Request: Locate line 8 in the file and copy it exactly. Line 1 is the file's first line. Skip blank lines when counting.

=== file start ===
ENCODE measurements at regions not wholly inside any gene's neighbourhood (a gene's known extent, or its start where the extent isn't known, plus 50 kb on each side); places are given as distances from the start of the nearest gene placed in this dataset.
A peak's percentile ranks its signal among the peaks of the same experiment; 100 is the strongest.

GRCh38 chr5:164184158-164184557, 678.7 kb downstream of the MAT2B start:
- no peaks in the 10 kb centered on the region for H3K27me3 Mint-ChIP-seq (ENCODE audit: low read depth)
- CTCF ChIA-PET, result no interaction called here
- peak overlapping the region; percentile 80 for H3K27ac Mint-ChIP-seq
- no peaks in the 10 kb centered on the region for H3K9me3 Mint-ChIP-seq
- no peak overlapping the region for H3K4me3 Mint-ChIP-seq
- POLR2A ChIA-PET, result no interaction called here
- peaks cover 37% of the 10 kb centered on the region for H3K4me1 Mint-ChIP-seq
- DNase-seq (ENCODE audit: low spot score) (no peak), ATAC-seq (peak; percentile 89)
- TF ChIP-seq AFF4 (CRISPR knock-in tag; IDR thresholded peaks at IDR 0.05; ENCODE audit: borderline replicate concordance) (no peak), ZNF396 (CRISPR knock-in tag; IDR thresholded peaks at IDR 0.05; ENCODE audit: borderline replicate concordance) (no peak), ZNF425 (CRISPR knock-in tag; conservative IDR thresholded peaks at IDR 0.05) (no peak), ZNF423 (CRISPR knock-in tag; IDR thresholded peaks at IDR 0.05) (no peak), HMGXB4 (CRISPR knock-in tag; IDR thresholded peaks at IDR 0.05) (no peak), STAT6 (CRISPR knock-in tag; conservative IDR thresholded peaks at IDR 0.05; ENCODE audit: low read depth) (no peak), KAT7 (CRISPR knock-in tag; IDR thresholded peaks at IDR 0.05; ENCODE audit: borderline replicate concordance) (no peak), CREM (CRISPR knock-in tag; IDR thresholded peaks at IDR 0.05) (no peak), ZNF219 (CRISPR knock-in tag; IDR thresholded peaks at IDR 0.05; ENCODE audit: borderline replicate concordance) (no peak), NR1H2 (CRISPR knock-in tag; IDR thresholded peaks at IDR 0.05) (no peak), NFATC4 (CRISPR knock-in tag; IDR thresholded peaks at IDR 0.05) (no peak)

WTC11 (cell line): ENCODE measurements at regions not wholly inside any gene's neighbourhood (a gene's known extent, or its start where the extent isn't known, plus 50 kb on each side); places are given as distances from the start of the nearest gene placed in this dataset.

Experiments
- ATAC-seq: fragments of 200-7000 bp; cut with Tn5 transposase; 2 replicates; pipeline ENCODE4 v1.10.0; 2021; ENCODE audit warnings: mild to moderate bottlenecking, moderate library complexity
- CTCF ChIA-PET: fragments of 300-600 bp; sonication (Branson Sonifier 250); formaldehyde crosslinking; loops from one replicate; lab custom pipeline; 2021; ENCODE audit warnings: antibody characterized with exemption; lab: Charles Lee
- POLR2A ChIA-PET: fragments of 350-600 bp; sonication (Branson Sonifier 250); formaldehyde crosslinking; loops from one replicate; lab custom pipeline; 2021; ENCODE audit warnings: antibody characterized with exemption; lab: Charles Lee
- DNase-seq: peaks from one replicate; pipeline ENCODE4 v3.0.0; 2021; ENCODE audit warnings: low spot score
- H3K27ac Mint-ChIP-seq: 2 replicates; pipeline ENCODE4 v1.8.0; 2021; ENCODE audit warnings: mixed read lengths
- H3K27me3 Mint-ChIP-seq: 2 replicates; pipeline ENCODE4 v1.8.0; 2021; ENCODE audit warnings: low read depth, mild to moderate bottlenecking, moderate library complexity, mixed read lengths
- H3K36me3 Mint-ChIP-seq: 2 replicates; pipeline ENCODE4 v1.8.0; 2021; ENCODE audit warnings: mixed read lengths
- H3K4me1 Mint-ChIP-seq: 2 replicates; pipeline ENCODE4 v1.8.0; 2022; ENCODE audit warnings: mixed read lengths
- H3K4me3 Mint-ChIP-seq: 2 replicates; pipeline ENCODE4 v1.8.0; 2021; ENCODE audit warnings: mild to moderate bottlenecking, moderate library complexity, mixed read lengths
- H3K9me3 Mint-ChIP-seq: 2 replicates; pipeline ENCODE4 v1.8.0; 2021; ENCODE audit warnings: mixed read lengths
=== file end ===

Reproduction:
- no peak overlapping the region for H3K4me3 Mint-ChIP-seq